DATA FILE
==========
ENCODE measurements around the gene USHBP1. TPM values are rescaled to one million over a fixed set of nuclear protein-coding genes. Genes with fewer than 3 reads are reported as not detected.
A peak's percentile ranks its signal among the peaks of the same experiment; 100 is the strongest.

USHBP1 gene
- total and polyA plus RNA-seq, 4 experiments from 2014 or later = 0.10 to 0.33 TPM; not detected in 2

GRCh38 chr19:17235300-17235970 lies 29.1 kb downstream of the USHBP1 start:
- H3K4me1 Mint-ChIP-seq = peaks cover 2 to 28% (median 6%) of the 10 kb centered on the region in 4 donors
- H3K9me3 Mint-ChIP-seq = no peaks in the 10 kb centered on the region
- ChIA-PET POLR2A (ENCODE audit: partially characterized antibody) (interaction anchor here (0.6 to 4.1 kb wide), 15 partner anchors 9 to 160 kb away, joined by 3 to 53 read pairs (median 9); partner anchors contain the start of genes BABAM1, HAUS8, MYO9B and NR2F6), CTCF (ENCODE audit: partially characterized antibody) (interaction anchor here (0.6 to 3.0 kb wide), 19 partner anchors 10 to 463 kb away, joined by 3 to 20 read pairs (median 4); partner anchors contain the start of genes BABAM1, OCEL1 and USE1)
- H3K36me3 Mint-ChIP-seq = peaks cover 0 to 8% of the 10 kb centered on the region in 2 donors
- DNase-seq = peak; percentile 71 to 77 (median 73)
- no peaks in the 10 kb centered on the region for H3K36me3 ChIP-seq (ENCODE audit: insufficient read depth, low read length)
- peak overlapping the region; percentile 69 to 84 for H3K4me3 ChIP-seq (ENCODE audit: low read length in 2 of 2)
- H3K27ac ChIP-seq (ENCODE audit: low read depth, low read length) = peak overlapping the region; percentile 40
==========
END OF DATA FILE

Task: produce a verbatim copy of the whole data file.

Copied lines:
ENCODE measurements around the gene USHBP1. TPM values are rescaled to one million over a fixed set of nuclear protein-coding genes. Genes with fewer than 3 reads are reported as not detected.
A peak's percentile ranks its signal among the peaks of the same experiment; 100 is the strongest.

USHBP1 gene
- total and polyA plus RNA-seq, 4 experiments from 2014 or later = 0.10 to 0.33 TPM; not detected in 2

GRCh38 chr19:17235300-17235970 lies 29.1 kb downstream of the USHBP1 start:
- H3K4me1 Mint-ChIP-seq = peaks cover 2 to 28% (median 6%) of the 10 kb centered on the region in 4 donors
- H3K9me3 Mint-ChIP-seq = no peaks in the 10 kb centered on the region
- ChIA-PET POLR2A (ENCODE audit: partially characterized antibody) (interaction anchor here (0.6 to 4.1 kb wide), 15 partner anchors 9 to 160 kb away, joined by 3 to 53 read pairs (median 9); partner anchors contain the start of genes BABAM1, HAUS8, MYO9B and NR2F6), CTCF (ENCODE audit: partially characterized antibody) (interaction anchor here (0.6 to 3.0 kb wide), 19 partner anchors 10 to 463 kb away, joined by 3 to 20 read pairs (median 4); partner anchors contain the start of genes BABAM1, OCEL1 and USE1)
- H3K36me3 Mint-ChIP-seq = peaks cover 0 to 8% of the 10 kb centered on the region in 2 donors
- DNase-seq = peak; percentile 71 to 77 (median 73)
- no peaks in the 10 kb centered on the region for H3K36me3 ChIP-seq (ENCODE audit: insufficient read depth, low read length)
- peak overlapping the region; percentile 69 to 84 for H3K4me3 ChIP-seq (ENCODE audit: low read length in 2 of 2)
- H3K27ac ChIP-seq (ENCODE audit: low read depth, low read length) = peak overlapping the region; percentile 40